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PET INSURANCE


Historical note

The past 20 years has seen an incredible growth in the uptake of Pet Insurance by Owners and Breeders. This growth began initially in Europe, but it is also being seen in the USA and other parts of the world.

Types of Policy

For a fairly modest premium you can have your pet animal(s) insured against the cost of veterinary treatment so that in the event of an accident, infection or development of a serious disease you don't have to worry about the cost of the treatment. Like human health policies, these pet insurance policies sometimes also pay a lump sum on the death of the animal under specific conditions.

A wide variety of policies are available to suit most situations depending on whether you own a single animal or a group of animals. Policies may appear to be the same, but you must read the small print because there are often large differences between them.

What to look for in a Policy

Take out an Insurance Policy that you can afford and which will cover the costs of veterinary treatment if your pet is suddenly taken ill and needs major treatment. These days major procedures (such as open heart surgery, cancer therapy or orthopedic surgery) can cost anything from 1000 - 4000.

Make sure that the Policy covers the on-going, long-term treatment of chronic conditions, and that your cover is guaranteed if you renew the Policy every year.

Some Policies exclude pets over specified age - check how this will affect your pet as it gets older.

If your pet already has a chronic illness most Insurance Companies will not cover it for that condition - so don't be surprised. Also, it is illegal to state on your application form that your pet does not have a disease, when you know that it does. If every animal being insured had a pre-existing condition the Insurance Industry would soon be out of business !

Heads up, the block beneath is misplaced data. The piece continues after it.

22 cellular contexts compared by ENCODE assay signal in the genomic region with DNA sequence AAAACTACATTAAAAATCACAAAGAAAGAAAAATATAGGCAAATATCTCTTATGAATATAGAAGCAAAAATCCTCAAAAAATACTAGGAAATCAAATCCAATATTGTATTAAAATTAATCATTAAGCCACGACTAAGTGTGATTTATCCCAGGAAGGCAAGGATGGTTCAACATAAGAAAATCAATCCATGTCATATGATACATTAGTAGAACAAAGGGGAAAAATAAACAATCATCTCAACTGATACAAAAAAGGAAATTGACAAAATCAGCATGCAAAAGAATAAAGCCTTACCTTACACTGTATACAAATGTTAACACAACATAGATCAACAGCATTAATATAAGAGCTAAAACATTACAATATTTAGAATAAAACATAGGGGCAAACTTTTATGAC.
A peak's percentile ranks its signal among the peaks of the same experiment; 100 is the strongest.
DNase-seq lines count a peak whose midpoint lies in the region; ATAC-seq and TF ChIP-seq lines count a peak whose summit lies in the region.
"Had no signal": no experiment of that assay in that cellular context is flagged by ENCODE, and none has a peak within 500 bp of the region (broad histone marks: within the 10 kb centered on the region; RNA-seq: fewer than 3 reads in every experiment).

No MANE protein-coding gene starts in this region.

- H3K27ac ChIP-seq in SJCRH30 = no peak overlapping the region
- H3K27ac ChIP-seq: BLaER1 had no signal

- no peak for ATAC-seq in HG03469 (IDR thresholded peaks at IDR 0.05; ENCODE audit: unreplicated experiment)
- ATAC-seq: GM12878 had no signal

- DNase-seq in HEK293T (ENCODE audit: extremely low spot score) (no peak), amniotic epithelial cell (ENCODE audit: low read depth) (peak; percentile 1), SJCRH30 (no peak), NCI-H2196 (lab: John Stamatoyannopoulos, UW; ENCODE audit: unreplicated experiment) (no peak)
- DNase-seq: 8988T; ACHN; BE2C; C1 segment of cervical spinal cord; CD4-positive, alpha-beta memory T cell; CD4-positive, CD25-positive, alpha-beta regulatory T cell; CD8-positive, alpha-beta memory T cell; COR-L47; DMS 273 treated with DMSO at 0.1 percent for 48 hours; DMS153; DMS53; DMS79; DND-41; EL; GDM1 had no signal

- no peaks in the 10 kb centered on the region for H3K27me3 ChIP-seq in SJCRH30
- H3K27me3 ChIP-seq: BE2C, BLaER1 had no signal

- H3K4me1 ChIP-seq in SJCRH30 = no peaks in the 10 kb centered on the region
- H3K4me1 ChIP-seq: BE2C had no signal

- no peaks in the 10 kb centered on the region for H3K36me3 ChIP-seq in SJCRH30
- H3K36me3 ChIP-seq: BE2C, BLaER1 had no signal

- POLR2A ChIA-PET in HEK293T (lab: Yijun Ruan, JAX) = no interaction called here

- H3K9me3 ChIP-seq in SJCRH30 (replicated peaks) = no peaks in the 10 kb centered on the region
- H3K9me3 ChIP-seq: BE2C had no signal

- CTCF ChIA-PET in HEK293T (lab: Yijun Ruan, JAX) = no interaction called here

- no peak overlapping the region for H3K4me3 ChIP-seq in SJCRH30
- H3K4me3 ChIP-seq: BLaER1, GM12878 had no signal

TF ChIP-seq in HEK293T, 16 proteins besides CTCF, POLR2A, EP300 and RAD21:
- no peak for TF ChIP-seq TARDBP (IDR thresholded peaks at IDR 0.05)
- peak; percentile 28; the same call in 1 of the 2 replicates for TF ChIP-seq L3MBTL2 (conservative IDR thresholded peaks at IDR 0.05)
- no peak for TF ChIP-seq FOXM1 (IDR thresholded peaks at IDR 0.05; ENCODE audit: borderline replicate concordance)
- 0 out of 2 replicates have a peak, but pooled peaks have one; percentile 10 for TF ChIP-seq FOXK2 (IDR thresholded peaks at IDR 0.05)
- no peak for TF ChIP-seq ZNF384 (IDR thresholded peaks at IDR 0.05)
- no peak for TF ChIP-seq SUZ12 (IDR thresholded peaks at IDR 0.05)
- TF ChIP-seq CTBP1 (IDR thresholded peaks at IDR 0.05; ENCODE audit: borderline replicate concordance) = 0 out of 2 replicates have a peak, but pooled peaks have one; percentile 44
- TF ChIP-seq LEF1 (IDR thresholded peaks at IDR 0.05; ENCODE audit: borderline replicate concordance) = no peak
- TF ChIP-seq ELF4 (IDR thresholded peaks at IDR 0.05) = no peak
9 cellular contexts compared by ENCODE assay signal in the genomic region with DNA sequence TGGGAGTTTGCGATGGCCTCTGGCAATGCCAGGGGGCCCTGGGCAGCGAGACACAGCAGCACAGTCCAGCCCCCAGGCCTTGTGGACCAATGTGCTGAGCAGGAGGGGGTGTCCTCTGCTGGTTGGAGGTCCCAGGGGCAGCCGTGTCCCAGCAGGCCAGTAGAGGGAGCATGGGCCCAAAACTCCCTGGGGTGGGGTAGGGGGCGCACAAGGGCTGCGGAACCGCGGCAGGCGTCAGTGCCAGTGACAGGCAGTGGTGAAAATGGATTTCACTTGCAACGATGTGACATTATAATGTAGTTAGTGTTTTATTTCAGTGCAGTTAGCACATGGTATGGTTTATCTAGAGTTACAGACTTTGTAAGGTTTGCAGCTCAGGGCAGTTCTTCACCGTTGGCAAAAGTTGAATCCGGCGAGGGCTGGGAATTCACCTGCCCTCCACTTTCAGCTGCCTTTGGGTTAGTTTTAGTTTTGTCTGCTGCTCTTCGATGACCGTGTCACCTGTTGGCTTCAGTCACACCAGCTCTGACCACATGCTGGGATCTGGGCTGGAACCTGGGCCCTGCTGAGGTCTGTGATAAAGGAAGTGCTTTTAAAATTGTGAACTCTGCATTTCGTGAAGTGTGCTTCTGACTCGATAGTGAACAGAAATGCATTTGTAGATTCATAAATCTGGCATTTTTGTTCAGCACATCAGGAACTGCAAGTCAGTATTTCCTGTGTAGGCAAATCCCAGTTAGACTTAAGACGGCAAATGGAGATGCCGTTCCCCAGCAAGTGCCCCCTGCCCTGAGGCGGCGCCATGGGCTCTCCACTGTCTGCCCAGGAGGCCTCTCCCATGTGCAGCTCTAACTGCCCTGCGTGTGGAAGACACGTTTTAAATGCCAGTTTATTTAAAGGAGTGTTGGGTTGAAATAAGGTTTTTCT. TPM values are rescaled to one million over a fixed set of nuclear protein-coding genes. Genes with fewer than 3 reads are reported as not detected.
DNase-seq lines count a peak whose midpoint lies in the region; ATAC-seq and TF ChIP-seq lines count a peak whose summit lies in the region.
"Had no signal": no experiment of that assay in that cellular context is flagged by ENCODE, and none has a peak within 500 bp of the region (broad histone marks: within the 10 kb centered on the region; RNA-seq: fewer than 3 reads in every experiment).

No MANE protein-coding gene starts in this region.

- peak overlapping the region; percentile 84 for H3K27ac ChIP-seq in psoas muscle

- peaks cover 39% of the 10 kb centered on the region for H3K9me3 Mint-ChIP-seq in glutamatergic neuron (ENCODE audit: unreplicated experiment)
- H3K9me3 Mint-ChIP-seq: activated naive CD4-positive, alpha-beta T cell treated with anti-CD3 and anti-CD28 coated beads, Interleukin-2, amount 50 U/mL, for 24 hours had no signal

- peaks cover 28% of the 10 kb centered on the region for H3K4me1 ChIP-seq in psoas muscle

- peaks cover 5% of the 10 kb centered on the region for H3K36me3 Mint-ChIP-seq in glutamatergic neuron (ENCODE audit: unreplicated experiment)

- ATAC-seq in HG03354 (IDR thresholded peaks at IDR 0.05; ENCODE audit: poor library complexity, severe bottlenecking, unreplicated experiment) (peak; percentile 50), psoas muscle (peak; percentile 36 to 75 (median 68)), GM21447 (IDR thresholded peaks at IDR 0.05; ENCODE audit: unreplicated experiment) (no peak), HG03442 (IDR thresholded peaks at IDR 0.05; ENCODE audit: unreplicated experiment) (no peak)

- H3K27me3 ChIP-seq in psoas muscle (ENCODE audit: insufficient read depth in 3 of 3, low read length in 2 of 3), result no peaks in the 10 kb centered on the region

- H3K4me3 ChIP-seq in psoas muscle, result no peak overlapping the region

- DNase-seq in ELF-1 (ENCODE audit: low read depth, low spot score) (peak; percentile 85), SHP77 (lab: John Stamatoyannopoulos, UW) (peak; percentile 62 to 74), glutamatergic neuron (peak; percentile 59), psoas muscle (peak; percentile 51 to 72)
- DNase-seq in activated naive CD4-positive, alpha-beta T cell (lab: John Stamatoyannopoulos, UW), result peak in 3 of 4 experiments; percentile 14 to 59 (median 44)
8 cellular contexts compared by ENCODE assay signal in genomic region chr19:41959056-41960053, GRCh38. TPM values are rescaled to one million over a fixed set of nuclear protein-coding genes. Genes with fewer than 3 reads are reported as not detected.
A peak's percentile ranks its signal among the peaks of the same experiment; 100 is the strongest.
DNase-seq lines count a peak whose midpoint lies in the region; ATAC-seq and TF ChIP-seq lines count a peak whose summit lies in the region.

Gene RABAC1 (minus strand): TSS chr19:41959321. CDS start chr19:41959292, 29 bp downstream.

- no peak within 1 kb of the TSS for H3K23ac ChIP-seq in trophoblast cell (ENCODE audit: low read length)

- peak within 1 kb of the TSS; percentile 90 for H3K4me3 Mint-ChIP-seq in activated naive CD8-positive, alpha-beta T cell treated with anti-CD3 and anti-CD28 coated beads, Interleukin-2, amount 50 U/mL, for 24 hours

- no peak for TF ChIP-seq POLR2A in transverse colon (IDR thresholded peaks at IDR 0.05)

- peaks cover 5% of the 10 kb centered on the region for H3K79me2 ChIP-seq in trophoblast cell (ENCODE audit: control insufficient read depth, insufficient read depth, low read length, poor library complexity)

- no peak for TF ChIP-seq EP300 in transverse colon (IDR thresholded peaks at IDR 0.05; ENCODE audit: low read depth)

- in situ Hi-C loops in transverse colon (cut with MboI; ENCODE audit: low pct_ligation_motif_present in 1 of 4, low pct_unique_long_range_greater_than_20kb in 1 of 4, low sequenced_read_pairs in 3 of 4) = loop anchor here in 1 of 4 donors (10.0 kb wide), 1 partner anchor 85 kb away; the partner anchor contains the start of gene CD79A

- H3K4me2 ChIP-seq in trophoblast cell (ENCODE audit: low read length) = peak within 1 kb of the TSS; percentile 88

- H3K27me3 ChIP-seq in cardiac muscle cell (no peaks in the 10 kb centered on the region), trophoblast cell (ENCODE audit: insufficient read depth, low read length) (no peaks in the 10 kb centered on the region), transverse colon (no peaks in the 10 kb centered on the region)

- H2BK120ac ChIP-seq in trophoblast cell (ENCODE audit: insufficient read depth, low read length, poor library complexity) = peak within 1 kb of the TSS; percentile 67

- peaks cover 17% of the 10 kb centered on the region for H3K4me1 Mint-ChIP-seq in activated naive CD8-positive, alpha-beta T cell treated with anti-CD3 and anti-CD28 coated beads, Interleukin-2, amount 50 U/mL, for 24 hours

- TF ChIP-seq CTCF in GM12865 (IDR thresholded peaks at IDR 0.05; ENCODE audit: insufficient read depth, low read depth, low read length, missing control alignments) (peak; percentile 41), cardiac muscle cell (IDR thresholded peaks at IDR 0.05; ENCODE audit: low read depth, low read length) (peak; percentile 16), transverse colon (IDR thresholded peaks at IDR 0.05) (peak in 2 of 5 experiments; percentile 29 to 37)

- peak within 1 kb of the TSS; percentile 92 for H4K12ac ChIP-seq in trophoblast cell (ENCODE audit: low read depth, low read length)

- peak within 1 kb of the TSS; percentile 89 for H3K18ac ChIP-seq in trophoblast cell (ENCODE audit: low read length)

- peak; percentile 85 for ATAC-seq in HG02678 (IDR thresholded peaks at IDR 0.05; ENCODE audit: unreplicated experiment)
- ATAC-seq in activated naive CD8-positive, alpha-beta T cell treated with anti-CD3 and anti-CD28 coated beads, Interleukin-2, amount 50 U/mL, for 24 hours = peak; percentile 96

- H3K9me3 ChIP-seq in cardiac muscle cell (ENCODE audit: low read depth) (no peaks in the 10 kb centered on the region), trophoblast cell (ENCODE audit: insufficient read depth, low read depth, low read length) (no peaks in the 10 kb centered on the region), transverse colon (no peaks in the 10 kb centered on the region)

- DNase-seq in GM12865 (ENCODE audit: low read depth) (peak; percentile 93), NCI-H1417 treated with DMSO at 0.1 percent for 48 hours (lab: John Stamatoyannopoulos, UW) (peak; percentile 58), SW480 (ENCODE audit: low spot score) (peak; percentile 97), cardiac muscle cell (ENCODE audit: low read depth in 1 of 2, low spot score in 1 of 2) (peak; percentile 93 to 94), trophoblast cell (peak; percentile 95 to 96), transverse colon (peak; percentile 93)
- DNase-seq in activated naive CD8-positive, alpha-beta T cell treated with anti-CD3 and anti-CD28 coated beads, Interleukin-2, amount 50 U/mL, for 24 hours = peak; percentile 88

What is an "excess"

Most Pet Insurance policies carry an "excess" which means that you have to pay a small sum (agreed in advance) towards the cost of any treatment claimed for under the policy. So, if you have an agreed "excess" of 50 and the actual cost of treating your pet is 250 - you can only claim 200 back from the Insurance Company. Sometimes the cost of minor treatments may be totally covered by the "excess" alone so you cannot claim anything back.

Is it worth taking out Pet Insurance ?

You could take out Pet Insurance for your Pet as a youngster, pay the full premium every year and never make a claim -just as you might never claim on your Car Insurance. Under such circumstances you will have spent the money with nothing other than peace of mind to show for it.

However, the published statistics from the Pet Insurance companies claim that about 33% of all policy holders claim on their Insurance every year ! This is an incredibly high rate, and means that statistically you will have a 1 in 3 chance of incurring veterinary fees greater than the excess on your policy - every year. Insurance is all about "risk" - and on this basis Pet Insurance simply has to be a good investment.

If you can afford it - do it !

 

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